A few of us just had lunch with the CEO of Eaton Corp., Alexander “Sandy” M. Cutler, and got a glimpse of how at least one corporate chieftain views the economy and government policy-making. As corporate executives go, Cutler’s fairly outspoken: U.S. government debt is waaaay too high and we have to do something about it “sooner than later.” That means raising interest rates to attract capital while also making sure the Congress and president don’t pass too many deficit-expanding policies, he argues. Cutler’s not against some of these programs per se but the timing is wrong, he maintains.
The rest of the world, anxious about our debt load, needs clear signals, soon, that the U.S. has a grip on its finances, he says. Today’s news that third-quarter gross domestic product rose 3.5% is pleasing, of course. But Cutler sees enough stumbling blocks to forecast a 10%-plus unemployment rate lasting through 2010 and effectively hampering much in the way of economic growth.
Companies, including Eaton, won’t jump to re-hire laid-off workers for more than a year; they’re too cautious, having endured a shocking economic downturn, and will prioritize generating improving profits even if it means maintaining low inventories as demand picks up, Cutler believes. Eaton, an industrial firm with a focus on managing companies’ power needs, gets 55% of its revenues overseas, producing and selling offshore and thereby not exposing itself to currency fluctuations. He thinks this is an increasing trend as U.S. exporters realize the benefits of locating more of their operations in growing markets such as China and Brazil.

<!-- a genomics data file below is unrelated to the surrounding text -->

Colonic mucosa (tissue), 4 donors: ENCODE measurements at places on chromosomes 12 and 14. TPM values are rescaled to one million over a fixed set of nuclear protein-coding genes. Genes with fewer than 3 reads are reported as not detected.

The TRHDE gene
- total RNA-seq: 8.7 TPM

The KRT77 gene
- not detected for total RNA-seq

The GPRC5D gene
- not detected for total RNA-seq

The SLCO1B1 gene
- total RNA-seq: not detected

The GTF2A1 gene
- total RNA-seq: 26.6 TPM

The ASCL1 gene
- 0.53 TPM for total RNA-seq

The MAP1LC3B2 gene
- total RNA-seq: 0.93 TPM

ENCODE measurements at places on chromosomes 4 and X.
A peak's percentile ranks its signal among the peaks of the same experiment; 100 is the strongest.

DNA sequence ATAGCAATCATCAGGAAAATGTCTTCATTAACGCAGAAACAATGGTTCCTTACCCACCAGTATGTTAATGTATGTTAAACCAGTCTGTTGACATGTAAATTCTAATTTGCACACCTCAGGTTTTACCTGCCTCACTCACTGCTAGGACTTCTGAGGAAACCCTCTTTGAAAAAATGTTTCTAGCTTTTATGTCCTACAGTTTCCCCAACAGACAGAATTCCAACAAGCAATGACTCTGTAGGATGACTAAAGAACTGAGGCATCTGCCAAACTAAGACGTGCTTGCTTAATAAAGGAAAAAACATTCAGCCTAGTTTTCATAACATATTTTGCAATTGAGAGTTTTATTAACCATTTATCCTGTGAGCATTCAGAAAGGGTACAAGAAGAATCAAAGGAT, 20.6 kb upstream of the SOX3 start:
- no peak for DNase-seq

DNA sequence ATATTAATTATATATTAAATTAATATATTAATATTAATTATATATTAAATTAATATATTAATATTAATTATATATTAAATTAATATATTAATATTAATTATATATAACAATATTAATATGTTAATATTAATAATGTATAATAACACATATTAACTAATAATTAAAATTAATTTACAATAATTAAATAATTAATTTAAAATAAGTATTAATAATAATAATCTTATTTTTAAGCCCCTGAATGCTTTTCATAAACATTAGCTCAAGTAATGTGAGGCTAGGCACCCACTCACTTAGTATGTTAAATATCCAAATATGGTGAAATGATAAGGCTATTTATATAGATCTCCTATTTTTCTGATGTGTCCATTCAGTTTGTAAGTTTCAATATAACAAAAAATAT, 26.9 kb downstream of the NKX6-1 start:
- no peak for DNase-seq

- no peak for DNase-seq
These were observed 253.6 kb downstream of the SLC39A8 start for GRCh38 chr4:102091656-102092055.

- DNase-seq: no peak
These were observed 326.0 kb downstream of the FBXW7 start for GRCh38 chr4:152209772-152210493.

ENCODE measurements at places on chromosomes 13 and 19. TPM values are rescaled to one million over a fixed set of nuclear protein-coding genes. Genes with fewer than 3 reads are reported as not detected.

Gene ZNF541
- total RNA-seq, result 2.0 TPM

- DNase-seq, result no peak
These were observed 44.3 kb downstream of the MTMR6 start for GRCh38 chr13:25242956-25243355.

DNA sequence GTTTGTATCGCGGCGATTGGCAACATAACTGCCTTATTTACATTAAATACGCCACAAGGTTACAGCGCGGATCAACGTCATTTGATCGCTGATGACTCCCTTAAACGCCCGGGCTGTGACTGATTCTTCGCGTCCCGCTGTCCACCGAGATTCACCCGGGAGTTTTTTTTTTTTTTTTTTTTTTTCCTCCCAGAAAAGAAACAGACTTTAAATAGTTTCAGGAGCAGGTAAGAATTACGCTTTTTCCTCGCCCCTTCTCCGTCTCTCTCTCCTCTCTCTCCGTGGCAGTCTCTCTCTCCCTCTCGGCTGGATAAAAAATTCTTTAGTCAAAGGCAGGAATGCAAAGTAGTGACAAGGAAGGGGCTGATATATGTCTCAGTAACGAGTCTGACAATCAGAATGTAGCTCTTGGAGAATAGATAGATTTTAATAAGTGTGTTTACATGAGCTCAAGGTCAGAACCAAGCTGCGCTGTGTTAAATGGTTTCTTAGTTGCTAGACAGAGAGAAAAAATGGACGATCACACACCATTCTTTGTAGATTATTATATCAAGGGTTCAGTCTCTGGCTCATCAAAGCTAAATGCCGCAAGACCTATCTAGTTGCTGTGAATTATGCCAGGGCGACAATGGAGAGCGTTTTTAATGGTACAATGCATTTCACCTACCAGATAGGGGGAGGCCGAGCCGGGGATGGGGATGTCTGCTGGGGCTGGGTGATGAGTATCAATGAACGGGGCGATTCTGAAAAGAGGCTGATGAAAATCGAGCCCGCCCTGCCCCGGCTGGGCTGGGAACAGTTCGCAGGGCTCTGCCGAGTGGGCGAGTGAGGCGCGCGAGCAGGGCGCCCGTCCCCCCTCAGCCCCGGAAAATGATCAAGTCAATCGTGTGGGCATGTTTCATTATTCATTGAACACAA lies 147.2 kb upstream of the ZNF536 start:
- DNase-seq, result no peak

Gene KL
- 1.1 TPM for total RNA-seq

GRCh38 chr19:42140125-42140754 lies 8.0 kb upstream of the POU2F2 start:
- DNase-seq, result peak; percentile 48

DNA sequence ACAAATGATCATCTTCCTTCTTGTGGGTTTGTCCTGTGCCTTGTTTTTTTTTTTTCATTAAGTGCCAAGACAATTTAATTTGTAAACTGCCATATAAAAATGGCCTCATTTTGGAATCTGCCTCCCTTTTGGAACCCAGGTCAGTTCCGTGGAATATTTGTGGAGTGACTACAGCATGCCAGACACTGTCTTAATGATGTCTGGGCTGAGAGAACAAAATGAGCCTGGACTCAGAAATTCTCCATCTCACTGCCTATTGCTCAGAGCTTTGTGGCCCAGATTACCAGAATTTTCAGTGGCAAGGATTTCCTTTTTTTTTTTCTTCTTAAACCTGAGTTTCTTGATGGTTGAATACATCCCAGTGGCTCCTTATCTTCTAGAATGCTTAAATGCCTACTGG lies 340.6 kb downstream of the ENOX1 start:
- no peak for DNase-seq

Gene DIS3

We asked Cutler if many other CEOs are talking about the federal debt and the potentially giant cost of health reform and other Obama administration programs. Washington, D.C., “is a crowded place” right now, he said, adding that Eaton is talking with senators, Congressmen and members of the executive branch.
Politicians need to make sure the U.S. economy emerges from the recession in better shape than it went in; companies that do likewise will take off once demand recovers, he said. But the government’s mountain of debt could hobble it for many years to come if policymakers don’t make the right decisions.
I asked Cutler what Fed Chairman Ben Bernanke should do to bring interest rates back to normal levels. “The U.S. has got to signal that they’ve got the message” from foreign economies rattled by our deficit and weak dollar.
“By the time we exit 2010, we have got to be on a more visible road to more normal interest rates.” Cutler did note that a big chunk of federal stimulus spending won’t truly kick in until 2010, giving the U.S. economy a potentially very nice filip as the recovery continues. But “we really don’t have a recovery until we get to a 3% Fed funds rate. We need a higher rate to attract capital,” he added.
Cutler had interesting things to say about the plight of small businesses which comprise his supplier and customer bases; in effect, they continue to have difficulty getting bank loans. This is clearly a recovery which is lifting big boats ahead of dinghies.